LINGUIST List 8.1731

Tue Dec 2 1997

Calls: Computational Linguistics

Editor for this issue: Elaine Halleck <elainelinguistlist.org>


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  1. Eduard Hovy, Computational Ling. Conference/Association for Computational Ling. Coling/ACL 98 workshop on Discourse Relations and Discourse Markers

Message 1: Computational Ling. Conference/Association for Computational Ling. Coling/ACL 98 workshop on Discourse Relations and Discourse Markers

Date: Wed, 26 Nov 1997 12:27:42 -0800 (PST)
From: Eduard Hovy <hovyISI.EDU>
Subject: Computational Ling. Conference/Association for Computational Ling. Coling/ACL 98 workshop on Discourse Relations and Discourse Markers


 Call for papers


 Coling/ACL 98 workshop
 Discourse Relations and Discourse Markers

 August 15, 1998
 Universite de Montreal
 Montreal/Canada


The notion of discourse relation has received many interpretations, some 
of which are hardly compatible with one another. Nonetheless, there is a
consensus among researchers that intersegment relations hold between 
adjacent portions of a text and that these relations may be signalled by
linguistic means, including so-called cue phrases, aspect and mood shifts, 
theme inversions, and other markers. 

The workshop intends to bring together researchers working on discourse 
relations and discourse markers in different linguistic traditions and
different NLP applications. The particular focus of the workshop is 
the issue of discourse relations from the viewpoint of linguistic 
realization. Specifically, contributions should address one or more of 
the following questions:

* What are sound methodologies for comparing similar discourse markers
(contrastive studies, distribution analyses, etc.)?

* What are sound methodologies for relating discourse relations with
potential realizations?

* Are there discourse relations that are *always* lexically signalled?
Are there any that are *never* lexically signalled?

* What non-lexical (i.e., syntactic or prosodic) means are used to signal 
a relation? 

* In production, how does one decide whether to signal a relation at
all?

* In production, how does one motivate a choice among candidate signals
for a given relation?

* In production, how does the choice of signal interact with other
decisions (in particular, those of linearizing some tree or graph 
structure)?

* In analysis, is it possible to reliably infer discourse relations from 
surface cues?

* In analysis, how can one disambiguate polysemous signals such as 
"and", "since" (temporal or causal) etc.?

* What are useful lexical representations of discourse markers, for both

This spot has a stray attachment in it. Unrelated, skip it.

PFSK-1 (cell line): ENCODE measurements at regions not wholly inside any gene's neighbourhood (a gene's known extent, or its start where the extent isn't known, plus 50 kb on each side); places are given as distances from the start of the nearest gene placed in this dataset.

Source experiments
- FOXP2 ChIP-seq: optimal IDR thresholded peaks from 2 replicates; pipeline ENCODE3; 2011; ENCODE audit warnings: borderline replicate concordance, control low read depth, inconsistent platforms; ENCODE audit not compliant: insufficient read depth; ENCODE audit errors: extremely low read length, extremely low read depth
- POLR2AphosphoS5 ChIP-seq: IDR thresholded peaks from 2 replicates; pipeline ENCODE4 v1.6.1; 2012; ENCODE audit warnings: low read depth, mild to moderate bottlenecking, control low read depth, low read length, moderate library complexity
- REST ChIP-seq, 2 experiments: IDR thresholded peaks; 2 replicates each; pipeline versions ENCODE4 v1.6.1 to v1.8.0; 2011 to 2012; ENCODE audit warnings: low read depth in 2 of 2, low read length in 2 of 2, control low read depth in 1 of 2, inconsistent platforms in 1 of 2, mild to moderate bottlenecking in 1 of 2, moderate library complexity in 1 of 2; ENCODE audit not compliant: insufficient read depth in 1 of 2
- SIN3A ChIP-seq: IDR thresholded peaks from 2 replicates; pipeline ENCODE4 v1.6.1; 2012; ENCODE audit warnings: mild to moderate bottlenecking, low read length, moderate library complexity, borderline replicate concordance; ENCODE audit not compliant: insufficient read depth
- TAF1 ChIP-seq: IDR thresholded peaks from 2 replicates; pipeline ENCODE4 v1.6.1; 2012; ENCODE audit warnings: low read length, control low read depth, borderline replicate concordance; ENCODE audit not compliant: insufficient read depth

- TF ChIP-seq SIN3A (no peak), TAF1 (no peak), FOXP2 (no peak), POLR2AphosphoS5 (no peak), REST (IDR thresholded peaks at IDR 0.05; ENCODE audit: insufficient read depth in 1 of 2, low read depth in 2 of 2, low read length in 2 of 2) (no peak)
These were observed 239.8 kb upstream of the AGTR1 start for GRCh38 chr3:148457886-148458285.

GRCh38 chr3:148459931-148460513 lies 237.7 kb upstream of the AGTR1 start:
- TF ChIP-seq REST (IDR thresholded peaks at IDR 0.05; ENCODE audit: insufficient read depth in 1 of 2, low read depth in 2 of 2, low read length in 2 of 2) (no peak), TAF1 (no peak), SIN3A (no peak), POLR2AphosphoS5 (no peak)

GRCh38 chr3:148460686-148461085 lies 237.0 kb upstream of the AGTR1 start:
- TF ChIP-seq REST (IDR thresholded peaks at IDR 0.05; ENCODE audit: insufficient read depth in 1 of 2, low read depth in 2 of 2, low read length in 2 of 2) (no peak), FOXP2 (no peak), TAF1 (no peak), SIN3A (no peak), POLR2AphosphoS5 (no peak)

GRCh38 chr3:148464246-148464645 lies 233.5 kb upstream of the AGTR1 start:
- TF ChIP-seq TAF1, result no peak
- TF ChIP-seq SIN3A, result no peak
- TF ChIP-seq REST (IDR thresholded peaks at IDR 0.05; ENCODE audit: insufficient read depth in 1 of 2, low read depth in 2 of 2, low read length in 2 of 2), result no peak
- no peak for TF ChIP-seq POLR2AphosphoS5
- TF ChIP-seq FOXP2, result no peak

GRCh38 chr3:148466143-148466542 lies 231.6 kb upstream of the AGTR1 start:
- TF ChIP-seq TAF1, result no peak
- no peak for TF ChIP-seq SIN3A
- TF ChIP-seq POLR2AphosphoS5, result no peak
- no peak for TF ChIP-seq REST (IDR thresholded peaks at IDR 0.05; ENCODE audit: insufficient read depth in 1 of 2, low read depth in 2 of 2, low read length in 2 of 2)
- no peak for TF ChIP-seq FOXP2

analysis and production?

* What are useful representations of discourse relations (and the entities 
they relate), such that they facilitate the realization decision? What 
features would one like to have handy in a representation so that choices 
can be made easily? 

* Are there significant differences between realizations in spoken and
written language?

* How do individual languages differ in terms of any of the above issues?



Organizing committee

The workshop is organized by 
 Manfred Stede (Technical University, Berlin)
 Leo Wanner (University of Stuttgart)
 Eduard Hovy (ISI/USC, Marina del Rey)

This call for papers as well as future information on the workshop can 
be found at http://www.cs.tu-berlin.de/~marker/aclcolingws.html



Requirements for submission

Papers are invited that address any of the topics listed above. Maximum 
length is 8 pages including figures and references. Please use A4 or US 
letter format and set margins so that the text lies within a rectangle of 
6.5 x 9 inches (16.5 x 23 cm). Use classical fonts such as Times Roman or 
Computer Modern, 11 to 12 points for text, 14 to 16 points for headings 
and title. LaTeX users are encouraged to use the style file provided by 
ACL: http://coling-acl98.iro.umontreal.ca/colaclsub.sty. 

Papers can be submitted either electronically in PostScript format, or
as hardcopies. Submission from North America should be sent to:
 Eduard Hovy
 Information Sciences Institute 
 4676 Admiralty Way 
 Marina del Rey, CA 90292-6695 
 U.S.A.
 hovyisi.edu

Submissions from elsewhere should be sent to either of the following:
 Manfred Stede Leo Wanner
 TU Berlin Computer Science Department
 KIT Project Group Intelligent Systems
 Sekr. FR 6-10 University of Stuttgart
 Franklinstr. 28/29 Breitwiesenstr. 20-22
 D-10587 Berlin	 D-70565 Stuttgart
 Germany Germany
 stedecs.tu-berlin.de	 wannerloinformatik.uni-stuttgart.de



Timetable

Deadline for electronic submissions: March 10, 1998
Deadline for hardcopy submissions: March 13 (arrival date)
Notification of acceptance: May 1, 1998
Final manuscripts due: June 12, 1998



Program committee

o Sandra Carberry (U Delaware)
o Barbara DiEugenio (U Pittsburgh)
o Eduard Hovy (USC/ISI)
o Alistair Knott (U Edinburgh)
o Alex Lascarides (U Edinburgh)
o Owen Rambow (Cogentex Inc.)
o Ted Sanders (U Utrecht)
o Donia Scott (U Brighton)
o Wilbert Spooren (U Tilburg)
o Manfred Stede (TU Berlin)
o Keith Vander Linden (Calvin College)
o Marilyn Walker (ATT Laboratories)
o Leo Wanner (U Stuttgart)


- --------------------------------------------------------------------------
Eduard Hovy
email: hovyisi.edu USC Information Sciences Institute 
tel: 310-822-1511 ext 731 4676 Admiralty Way 
fax: 310-823-6714 Marina del Rey, CA 90292-6695 
project homepage: http://www.isi.edu/natural-language/nlp-at-isi.html
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